Gold and silver.-Of the gold and silver one can form no idea of the wealth of the deposits in this Territory, and as soon as a method of separating the different metals in a less expensive manner is adopted, large results will follow.
I have had too little time to make a full report on this important subject. But my predecessor in his last able report has entered so fully into the subject, that I have nothing to add.
The mines have not fully recovered from the effects of the late depression, owing in a great measure to reckless speculation. But I am convinced that when fully developed the mines of Colorado will be found second to none in riches.
Coal.-Coal exists in large quantities and has been traced and opened along the base of the mountains, and the indications are that an extensive basin exists underlying a large extent of territory eastward from the mountains. The quality is good. It makes an excellent gas and steam coal, and some of it could be used for smelting iron.
I consider the coal deposits one invaluable to this country, and time will so prove it.
Iron.--Iron is found in abundance along the base of the mountains and at some distance from them, and with abundance of coal found near to it, will prove in time invaluable. As yet no effort has been made to any extent to work it, owing to the high price of labor.
GENERAL REMARKS ON THE AGRICULTURE OF THE COUNTRY.
My predecessor in his last report estimated the number of acres of land capa. ble of cultivation in the Territory at 4,000,000 of acres. It is a fact that all the land that can be irrigated is susceptible of cultivation and produces well.
The mountain streams fall very rapidly, and thus can be carried by irrigating ditches to cover immense quantities of land, and I am led to believe that at least 10,000,000 of acres of land can be cultivated. The crops last year were good. It was the first year, I am told, that sufficient produce had been raised to supply the demands of the Territory. The present year farming is being carried on with success, the grasshoppers, the great dread of the farmer, having done but little damage to the crops. Wheat, oats, barley, corn, potatoes, &c., all look well and promise an abundant yield, and I predict that it will be but a few years until this Territory will produce more than enough to supply her wants.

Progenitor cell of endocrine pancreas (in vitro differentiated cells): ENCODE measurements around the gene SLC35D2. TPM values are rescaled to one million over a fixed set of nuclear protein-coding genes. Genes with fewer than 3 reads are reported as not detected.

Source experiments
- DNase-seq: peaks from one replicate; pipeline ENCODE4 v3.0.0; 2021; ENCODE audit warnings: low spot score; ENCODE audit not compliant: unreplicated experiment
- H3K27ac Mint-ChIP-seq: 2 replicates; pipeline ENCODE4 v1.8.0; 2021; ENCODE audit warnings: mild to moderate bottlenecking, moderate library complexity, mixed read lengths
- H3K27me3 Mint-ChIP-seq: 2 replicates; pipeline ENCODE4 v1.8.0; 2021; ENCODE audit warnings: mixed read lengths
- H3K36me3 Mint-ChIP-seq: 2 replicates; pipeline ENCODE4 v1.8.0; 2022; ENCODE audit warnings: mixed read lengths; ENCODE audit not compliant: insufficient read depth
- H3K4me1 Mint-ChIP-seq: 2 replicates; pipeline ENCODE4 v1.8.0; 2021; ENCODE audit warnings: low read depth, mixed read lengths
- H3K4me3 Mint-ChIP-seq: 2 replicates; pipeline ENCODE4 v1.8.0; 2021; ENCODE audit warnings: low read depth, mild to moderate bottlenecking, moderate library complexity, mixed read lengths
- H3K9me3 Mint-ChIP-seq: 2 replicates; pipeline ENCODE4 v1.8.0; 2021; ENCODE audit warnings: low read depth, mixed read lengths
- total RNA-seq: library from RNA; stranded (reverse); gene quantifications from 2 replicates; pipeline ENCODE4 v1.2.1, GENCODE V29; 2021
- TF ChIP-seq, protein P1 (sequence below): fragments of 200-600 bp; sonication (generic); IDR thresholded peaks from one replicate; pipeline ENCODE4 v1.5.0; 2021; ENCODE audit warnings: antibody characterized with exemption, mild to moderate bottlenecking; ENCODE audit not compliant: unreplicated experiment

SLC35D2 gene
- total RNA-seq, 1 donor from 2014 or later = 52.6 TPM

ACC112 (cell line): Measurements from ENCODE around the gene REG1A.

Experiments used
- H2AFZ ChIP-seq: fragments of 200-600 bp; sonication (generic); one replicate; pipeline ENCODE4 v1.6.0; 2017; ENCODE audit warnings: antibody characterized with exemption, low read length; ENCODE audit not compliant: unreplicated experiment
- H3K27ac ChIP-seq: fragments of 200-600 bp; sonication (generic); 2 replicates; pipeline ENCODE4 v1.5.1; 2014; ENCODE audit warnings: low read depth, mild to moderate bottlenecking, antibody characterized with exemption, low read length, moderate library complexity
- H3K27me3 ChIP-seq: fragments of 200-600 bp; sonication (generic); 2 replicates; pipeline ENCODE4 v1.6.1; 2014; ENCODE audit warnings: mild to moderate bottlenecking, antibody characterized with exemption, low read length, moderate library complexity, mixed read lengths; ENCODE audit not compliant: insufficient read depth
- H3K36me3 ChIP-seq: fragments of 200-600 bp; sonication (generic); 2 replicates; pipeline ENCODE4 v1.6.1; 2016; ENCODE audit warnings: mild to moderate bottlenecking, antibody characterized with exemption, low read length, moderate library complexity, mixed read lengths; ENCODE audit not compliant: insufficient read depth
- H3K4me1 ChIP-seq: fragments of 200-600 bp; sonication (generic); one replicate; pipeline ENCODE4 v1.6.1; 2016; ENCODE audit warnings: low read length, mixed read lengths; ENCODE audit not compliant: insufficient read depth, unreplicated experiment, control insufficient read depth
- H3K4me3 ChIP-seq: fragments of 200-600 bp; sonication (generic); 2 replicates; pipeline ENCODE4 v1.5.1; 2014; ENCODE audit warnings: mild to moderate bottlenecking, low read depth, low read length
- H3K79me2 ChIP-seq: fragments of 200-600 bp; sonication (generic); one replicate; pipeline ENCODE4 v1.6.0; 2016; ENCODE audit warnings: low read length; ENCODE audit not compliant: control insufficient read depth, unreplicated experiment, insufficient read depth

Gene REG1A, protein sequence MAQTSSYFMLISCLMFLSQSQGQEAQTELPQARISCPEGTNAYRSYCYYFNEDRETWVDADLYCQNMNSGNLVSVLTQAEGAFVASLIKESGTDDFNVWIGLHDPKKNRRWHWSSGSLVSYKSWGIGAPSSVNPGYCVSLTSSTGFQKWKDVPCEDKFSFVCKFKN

UTAH. No appropriation for surveys in this Territory was made by Congress for the year ending June 30, 1867. This Territory is being rapidly settled, and I deem it to be the best interest of the government to have the land surveyed and a land office established in the Territory, as a large amount of land is under cultivation and settlers are anxious to obtain title to the lands. It would also encourage immigration, which is the best method of doing away with the peculiar institutions of the country. The rapid settlement of the country should urge the necessity of making an appropriation for surveys in this Territory.
My predecessor, in his last annual report for the year ending June 30, 1866, recommended a small appropriation for retracing the lines of public survey. I would also recommend an appropriation of five thousand dollars to have the lines retraced and to enable the surveyor general to superintend it in person, and also an appropriation of twenty thousand dollars for surveys in this Territory.
The northern and eastern boundary line of the Territory of Colorado should be established by survey, as it is difficult to determine what portion of the lands along the line of the Union Pacific railroad are in this Territory.
Hoping this may meet with your approval, I am, very respectfully, your obedient servant,
W. H. LESSIG,
Surveyor General Colorado and Ulah. Hon. Joseph S. Wilson,
Commissioner of the General Land Office, Washington, D. C.
A.-Statement of surveys made under the appropriation for the fiscal year
ending June 30, 1867.
39 660 583 542 93 96 125 419
.......... Standard lines.
Exterior township lines.
960 14 Standard lines 1,006 Exterior township lines. 2,936 15 Subdivisional.
436 17 | Exterior township lines. 4, 194 96 Subdivisional.
181 88 Do.
32 George E. Pierce .... 33 George E. Pierce......